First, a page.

The first problem with encouraging more people onto trains is simply that the train network relies mainly on a hub and spoke distribution. The hub is the CBD. And the spokes are the lines running north, south, east and west. The design works well for commuters who live in the suburbs, near a train station, and who work in the CBD.

But only around 10% of jobs throughout the Brisbane region are in the CBD. So 90% of the jobs that people need to get to are based in the suburbs.

The evidence here is helpful. According to the Federal Government’s official Regional Labour Profile for Brisbane (you can find it online here), the biggest industry by far in Brisbane (in terms of people employed) is the retail industry. That’s followed by property and business services, then health, then manufacturing, then education and so on. Even with property and business services, where there would be a high proportion of those jobs in the CBD and thus capable of being serviced by the train network, there are still an awful lot of suburban accountants, solicitors, financial planners, surveyors, town planners, architects and so on.

And according to the same report, the top 20 specific industries by employment are led by teachers, the government administration, then food retailing, business services, grocery and supermarket stores, construction, cafes and restaurants and so on.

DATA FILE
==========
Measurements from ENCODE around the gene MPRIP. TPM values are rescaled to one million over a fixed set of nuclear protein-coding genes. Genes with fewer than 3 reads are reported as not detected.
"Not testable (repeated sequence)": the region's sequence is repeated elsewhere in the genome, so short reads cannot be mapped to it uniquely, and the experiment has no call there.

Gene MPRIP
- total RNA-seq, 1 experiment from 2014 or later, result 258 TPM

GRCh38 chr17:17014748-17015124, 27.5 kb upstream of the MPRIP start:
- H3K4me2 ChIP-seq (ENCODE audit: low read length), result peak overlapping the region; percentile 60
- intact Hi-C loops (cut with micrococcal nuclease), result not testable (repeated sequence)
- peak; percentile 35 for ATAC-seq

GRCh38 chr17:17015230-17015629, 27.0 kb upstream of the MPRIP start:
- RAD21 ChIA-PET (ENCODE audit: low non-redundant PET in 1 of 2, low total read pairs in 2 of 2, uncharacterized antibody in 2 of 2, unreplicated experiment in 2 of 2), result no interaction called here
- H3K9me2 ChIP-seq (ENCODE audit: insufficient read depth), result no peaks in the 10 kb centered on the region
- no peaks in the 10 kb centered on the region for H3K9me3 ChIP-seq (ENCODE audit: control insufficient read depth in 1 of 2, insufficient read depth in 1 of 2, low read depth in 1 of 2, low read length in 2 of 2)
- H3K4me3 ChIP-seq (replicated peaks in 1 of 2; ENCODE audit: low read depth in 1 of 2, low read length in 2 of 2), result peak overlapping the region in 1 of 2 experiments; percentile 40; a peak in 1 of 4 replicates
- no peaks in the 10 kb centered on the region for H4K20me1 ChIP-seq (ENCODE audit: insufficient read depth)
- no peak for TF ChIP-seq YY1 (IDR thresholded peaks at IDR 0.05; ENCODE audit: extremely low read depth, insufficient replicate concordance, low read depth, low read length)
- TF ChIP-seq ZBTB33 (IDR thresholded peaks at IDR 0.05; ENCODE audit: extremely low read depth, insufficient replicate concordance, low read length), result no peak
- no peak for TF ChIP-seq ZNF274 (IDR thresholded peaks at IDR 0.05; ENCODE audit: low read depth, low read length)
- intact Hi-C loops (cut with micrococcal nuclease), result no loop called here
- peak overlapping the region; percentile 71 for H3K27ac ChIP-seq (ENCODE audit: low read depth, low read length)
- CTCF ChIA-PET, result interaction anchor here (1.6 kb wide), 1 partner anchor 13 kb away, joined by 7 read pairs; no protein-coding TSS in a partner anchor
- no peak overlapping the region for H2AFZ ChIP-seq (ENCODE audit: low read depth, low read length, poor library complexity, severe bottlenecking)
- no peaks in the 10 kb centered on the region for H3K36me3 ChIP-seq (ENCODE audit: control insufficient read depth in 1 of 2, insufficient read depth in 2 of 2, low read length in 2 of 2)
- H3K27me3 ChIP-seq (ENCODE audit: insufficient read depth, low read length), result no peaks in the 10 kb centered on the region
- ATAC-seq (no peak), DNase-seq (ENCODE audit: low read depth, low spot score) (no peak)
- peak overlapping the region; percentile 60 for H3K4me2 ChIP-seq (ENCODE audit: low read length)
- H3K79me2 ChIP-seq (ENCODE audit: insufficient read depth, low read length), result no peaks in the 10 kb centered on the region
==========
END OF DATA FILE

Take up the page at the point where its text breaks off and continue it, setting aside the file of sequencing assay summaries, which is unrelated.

Where the commuters are going

These are typically suburban jobs in suburban locations. They are not CBD centric. And given most of the jobs people go to every day – even those that don’t require employees to be on the road during the day – are based in the suburbs, the chances of getting them to convert from car to train or bus are slim. In truth, closer to impossible.

The traffic that congests Coronation Drive, or Kingsford Smith Drive, or the western freeway, or the Gateway, the M1 or any number of other major arterials each day is not all headed for the CBD. Much of it is channelled through the CBD to get to the other side (more than half according to various studies) because, bizarrely, our road network in the past mirrored the hub and spoke nature of the rail network.

Have a look one afternoon at the Captain Cook Bridge, inbound, at 4pm. Traffic will be typically banked back to Juliette street – some kilometres away. Are all these people the city night shift trying to get to their CBD work places at 4pm? Obviously not. They’re going home – leaving their suburban workplaces and heading for their suburban homes.

Suburban employment and social transit

The reality of life then for most people with jobs in the Brisbane region is that their jobs are overwhelmingly based in the suburbs. Most of us live in suburban locations, so that means a commute from a suburban home to a suburban (that is, non CBD) workplace.

Because housing costs are very high, many of use live in two income households. That can mean, for those with school age children, dropping them off at school and picking them up after school (there are some figures that suggest as much as 20% of peak hour traffic is due to the school run – which explains why traffic is so much better during school holidays). We also tend to shop more often, and may pick up groceries on the way home. None of that social pattern nor the spatial pattern of home and work, is terribly conducive to train or bus patronage.

TODs, infill and congestion

The South East Queensland regional plan is going to encourage more transit friendly development, in and around train stations. And while there are sure to be a sufficient number of workers with jobs based in the CBD or near city, for whom living close to a train station would be a preferable life style choice, that number is finite – and represents the minority of workers in the marketplace.